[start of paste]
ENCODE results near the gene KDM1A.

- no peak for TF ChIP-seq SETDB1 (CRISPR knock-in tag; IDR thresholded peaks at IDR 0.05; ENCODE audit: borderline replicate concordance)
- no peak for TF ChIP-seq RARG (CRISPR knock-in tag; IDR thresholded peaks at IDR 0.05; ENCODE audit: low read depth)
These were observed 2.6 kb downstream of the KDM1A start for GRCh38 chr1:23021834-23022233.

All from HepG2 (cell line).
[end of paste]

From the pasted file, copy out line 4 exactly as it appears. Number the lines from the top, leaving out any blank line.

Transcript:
These were observed 2.6 kb downstream of the KDM1A start for GRCh38 chr1:23021834-23022233.